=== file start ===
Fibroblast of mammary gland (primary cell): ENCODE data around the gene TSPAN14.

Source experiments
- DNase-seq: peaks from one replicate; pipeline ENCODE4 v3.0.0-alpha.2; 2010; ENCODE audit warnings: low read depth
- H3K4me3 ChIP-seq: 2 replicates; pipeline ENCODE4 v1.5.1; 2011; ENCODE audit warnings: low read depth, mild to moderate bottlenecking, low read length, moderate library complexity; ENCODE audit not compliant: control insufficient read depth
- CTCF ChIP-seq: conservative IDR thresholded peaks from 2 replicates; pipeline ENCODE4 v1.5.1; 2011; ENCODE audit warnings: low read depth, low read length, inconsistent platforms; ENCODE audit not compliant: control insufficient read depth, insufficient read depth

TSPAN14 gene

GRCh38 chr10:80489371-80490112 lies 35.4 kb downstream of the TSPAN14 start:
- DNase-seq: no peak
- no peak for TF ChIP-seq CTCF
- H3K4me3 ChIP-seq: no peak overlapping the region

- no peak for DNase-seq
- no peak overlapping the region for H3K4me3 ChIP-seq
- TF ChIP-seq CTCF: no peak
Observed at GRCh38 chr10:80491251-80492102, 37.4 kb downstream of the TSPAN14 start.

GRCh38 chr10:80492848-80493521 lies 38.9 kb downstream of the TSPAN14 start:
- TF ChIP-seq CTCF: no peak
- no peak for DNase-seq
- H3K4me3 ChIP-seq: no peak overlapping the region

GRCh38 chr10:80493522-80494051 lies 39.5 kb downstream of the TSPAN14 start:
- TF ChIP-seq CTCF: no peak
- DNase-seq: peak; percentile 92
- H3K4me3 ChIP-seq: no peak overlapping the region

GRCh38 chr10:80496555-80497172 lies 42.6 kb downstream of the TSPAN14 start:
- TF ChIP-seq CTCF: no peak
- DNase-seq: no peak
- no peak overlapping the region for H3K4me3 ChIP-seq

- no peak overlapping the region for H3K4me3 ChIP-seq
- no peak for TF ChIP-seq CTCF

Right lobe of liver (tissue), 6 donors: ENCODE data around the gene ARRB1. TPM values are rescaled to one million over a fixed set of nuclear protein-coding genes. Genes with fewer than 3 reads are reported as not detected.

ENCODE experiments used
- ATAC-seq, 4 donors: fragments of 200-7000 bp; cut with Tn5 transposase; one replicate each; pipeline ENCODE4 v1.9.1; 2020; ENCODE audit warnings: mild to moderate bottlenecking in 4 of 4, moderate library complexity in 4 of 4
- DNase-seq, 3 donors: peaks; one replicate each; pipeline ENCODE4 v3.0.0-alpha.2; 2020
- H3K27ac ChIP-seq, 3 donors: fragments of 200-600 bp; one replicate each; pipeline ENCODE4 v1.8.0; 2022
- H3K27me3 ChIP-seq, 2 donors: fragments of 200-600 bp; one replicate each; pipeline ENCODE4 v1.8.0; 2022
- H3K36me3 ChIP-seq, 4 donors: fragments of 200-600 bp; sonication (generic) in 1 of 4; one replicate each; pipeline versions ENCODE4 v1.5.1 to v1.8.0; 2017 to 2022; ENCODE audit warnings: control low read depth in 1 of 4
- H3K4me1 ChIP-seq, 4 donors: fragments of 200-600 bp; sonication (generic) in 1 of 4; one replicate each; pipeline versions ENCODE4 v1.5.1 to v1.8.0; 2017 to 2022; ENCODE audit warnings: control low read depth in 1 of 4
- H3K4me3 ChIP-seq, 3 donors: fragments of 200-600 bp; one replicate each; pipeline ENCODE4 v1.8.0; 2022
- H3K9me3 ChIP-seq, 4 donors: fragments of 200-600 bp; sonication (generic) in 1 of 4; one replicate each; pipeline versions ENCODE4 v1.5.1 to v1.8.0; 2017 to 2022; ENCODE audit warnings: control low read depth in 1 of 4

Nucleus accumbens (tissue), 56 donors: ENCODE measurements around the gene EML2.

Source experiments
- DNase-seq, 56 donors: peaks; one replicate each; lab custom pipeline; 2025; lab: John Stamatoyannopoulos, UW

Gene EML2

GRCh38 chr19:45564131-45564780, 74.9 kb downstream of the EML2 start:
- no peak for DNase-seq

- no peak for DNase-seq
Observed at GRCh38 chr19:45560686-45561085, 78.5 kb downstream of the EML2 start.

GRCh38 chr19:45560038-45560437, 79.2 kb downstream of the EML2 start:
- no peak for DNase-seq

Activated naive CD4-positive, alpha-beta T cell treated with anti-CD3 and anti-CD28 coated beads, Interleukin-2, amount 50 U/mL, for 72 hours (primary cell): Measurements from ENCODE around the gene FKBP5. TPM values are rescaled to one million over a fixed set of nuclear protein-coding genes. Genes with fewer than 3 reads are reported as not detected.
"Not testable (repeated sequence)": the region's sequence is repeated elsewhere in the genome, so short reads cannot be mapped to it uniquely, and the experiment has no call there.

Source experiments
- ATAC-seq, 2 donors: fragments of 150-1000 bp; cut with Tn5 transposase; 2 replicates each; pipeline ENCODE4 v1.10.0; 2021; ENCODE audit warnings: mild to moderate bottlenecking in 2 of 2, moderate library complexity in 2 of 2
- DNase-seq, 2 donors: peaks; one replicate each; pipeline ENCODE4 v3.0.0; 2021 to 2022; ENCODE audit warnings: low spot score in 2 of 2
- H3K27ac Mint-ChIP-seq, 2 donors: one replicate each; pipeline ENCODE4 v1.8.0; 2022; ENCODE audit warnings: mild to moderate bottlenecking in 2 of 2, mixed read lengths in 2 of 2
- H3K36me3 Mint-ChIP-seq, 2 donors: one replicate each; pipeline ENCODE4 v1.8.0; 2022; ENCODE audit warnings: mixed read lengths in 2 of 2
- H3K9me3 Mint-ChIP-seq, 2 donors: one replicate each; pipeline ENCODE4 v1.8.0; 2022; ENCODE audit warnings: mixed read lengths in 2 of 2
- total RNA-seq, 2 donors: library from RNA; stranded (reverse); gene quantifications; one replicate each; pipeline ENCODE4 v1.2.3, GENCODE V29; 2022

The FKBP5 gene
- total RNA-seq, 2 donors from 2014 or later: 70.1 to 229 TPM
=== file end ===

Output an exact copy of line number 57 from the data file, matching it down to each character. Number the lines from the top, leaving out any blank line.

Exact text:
- total RNA-seq, 2 donors: library from RNA; stranded (reverse); gene quantifications; one replicate each; pipeline ENCODE4 v1.2.3, GENCODE V29; 2022